Click here to view next page of this article


Ataxia in Children

Clinical approach to the child with ataxia. The true definition of ataxia is "Itís a disturbance of coordination and rhythm and volitional and postural movements ataxia, difficulty walking, trouble walking." And the neuroanatomic substrates are the cerebellum, the midline structure of the vermis, and the hemispheres and its major inputs. One of the important things in neurology, as you try to localize it, is when you have long and complicated circuits involved, the lesion could be in many parts of that and give you a common sign. So you have to do careful evaluation to localize it. The neuroanatomic correlation here is 

Whether there is dysmetria. Now not only can you do finger-to- nose to do hypotonia of limb, you can also see the dysmetria simply. You could simply ask the patient to rapidly look at your nose and your finger, holding your finger aside. In a normal person it will be very accurate. One shot. The eyeball movement. If the eyeball overshoots and corrects, or under shoots and corrects, it could be cerebellar. Then there could be dyssynergia, dysdiadochokinesia, thatís rapid alternating movements. There could be intention tremor in the affected side. The sensory disturbances can give you ataxia because, as I told you, itís not an

Acute ataxia in a child. What is the differential? Well, itís not uncommon to have postinfectious involvement of the cerebellum. This can occur after varicella, EBB, Mycoplasma, a variety of these. Intoxication should be early in your differential, particularly alcohol, sedative hypnotics. Maybe the child comes from a family where somebody else has a seizure disorder and Dilantin was lying around, that type of thing. Occult neuroblastoma, the so-called opsoclonus-myoclonus syndrome, frequently has ataxia 

Intermittent ataxia that fluctuates, comes and goes, is often due to an inborn error of metabolism. You could see that in maple syrup urine disease. These people often have other elements in the history. The genetics people will talk to you more about it. But they may have intermittent encephalopathy with minor illnesses, and so on. These people have difficulty handling branched chain amino acids. Such as valine, leucine, isoleucine and therefore require special dietary management. Some of the urea cycle defects can also lead to intermittent encephalopathy, vomiting. The ammonia is elevated and they are treated again with protein restriction, sometimes benzoate or arginine may be given to facilitate excretion of excessive ammonia. Hartnupís disease is one

Mitochondrial disorders: again, it is a large topic in itself. This morning when we talked about myopathies I showed you some mitochondrial pictures. We mentioned MELAS at that time as well. And you may have encountered kids with Layís syndrome, early onset seizures, mental retardation, hypotonia and nystagmus. All these people could have ataxia. Basilar migraine and variants could be intermittent. Then there is a rare entity called "familial acute intermittent ataxia". Now it is called one of the 

Here is a cerebellar astrocytoma. You can see in the location and you can also see it has a cystic component. Thatís the axial view and hereís a sagittal view showing the cystic cerebellar component with obstruction of some of the aqueductal areas.

Friedreich ataxia, an important disease. Also called spinal cerebellar degeneration. And this is a multi-system disorder with first decade onset. It is autosomal recessive. What we have learned more recently is that, in people who are homozygous and have both alleles, there is a triplet repeat expansion. I alluded to this earlier when we talked about congenital myotonic dystrophy. We have a variety of diseases now that belong to this family. You will probably hear about this more from the genetics people but the idea is that in the decade we are learning that a variety of bad diseases, particularly those with anticipation for successive generations get worse, occur from triplet repeats. Where a sequence of three nucleic acids, like CTG - normal people have, for example, 15 repeats in a particular site. The next generation goes to 40 and they are not so well. The following generation has 200 repeats and they get very sick. We learned about this first in hunting for the gene for Huntingtonís disease. Now we find that itís a classic paradigm of disease. So itís involved in several of them, including Friedreich ataxia. So we call them "unstable triplet repeats". Meaning, every body has there repeats but they get expanded with successive generations. Friedreichís is truly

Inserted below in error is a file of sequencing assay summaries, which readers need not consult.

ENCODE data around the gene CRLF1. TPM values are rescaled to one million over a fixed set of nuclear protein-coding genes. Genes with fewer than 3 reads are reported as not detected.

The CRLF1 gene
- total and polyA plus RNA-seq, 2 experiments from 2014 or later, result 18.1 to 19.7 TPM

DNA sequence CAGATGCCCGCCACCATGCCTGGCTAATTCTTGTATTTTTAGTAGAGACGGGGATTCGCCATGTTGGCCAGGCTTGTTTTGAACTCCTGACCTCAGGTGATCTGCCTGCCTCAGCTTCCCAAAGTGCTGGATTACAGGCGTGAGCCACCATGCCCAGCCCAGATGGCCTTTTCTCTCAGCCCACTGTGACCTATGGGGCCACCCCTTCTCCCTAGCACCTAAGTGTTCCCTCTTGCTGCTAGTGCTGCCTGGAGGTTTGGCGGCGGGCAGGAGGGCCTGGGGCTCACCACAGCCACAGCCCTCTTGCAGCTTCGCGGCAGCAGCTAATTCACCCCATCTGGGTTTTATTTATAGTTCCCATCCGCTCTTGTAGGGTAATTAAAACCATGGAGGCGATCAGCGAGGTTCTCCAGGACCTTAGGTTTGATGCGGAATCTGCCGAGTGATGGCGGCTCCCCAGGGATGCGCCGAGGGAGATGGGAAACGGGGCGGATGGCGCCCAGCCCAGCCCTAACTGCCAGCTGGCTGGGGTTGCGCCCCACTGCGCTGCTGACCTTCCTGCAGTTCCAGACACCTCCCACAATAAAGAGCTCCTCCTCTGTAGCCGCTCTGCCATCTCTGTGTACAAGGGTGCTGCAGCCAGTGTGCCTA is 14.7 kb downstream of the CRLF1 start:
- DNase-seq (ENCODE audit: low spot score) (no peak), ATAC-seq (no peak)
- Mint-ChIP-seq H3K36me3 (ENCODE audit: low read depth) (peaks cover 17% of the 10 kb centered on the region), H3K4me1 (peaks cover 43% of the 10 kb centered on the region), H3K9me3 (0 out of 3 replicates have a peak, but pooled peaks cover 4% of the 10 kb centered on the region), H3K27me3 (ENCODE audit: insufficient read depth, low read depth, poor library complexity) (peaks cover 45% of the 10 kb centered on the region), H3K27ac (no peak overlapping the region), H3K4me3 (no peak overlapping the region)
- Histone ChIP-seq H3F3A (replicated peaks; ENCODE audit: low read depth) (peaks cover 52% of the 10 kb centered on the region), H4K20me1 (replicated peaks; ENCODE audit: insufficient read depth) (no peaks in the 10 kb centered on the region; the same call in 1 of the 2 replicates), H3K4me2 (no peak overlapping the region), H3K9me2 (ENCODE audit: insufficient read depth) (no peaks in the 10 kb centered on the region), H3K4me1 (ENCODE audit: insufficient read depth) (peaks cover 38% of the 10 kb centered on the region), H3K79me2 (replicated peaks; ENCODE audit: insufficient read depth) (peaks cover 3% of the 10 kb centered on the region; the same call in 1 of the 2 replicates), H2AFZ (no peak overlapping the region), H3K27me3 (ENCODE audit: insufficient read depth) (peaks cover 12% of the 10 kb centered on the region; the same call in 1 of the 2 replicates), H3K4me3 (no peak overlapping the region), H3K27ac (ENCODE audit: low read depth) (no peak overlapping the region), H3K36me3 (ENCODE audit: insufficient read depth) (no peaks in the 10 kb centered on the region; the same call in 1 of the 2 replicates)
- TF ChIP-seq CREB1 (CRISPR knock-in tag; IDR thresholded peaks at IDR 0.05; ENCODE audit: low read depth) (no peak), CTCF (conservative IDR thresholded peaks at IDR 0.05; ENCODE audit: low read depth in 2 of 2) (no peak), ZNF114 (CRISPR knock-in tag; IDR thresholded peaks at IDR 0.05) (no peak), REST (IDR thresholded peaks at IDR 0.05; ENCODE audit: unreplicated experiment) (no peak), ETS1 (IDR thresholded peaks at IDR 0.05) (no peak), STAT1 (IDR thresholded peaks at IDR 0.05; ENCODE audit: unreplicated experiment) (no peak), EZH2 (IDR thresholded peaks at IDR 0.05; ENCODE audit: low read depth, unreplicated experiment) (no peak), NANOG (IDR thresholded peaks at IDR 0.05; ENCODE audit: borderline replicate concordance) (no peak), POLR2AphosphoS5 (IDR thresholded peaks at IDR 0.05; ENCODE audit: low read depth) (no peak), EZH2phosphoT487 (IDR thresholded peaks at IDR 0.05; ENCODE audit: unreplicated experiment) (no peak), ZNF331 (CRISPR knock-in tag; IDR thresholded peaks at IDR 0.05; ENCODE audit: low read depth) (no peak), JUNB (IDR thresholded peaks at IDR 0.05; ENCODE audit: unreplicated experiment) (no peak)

Ataxia telangiectasia is another one that is an inexorably progressive disease. Again, it is autosomal recessive. The gene has been cloned. We know now that the defect here is in DNA repair and the onset of the disease is around 1-3 years. There are telangiectasias that are easiest to see in the conjunctiva and in the pinna of skin. Again, they present with dysarthria, ataxia and a very distinctive early finding is oculomotor apraxia. And you are saying, "What is that?" It simply means they cannot initiate

Bassen-Kornzweig syndrome is another interesting disease that can cause ataxia -and this again is kind of related to something Marvin Ament told you speaking of vitamin deficiencies - itís called Bassen-Kornzweig syndrome. Most of us just call it a-beta lipo-proteinemia, or more commonly, neuro-acanthocytosis. So what it is Ö the easiest way to diagnose this particular condition, is to order a peripheral smear. An abnormal acanthal erythrocytes may be seen. There is also degeneration of the posterior columns. I was surprised to hear that in your gastroenterology lecture. But thatís because there is a problem with